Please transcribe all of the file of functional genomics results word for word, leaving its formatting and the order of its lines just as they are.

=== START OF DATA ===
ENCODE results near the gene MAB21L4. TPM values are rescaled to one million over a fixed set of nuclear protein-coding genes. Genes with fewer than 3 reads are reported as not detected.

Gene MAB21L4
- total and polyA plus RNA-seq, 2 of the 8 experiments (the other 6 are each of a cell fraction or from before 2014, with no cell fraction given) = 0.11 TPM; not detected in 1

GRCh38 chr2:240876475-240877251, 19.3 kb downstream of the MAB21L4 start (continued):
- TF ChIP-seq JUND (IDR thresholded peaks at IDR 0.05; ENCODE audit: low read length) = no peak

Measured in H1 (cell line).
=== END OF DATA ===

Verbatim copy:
ENCODE results near the gene MAB21L4. TPM values are rescaled to one million over a fixed set of nuclear protein-coding genes. Genes with fewer than 3 reads are reported as not detected.

Gene MAB21L4
- total and polyA plus RNA-seq, 2 of the 8 experiments (the other 6 are each of a cell fraction or from before 2014, with no cell fraction given) = 0.11 TPM; not detected in 1

GRCh38 chr2:240876475-240877251, 19.3 kb downstream of the MAB21L4 start (continued):
- TF ChIP-seq JUND (IDR thresholded peaks at IDR 0.05; ENCODE audit: low read length) = no peak

Measured in H1 (cell line).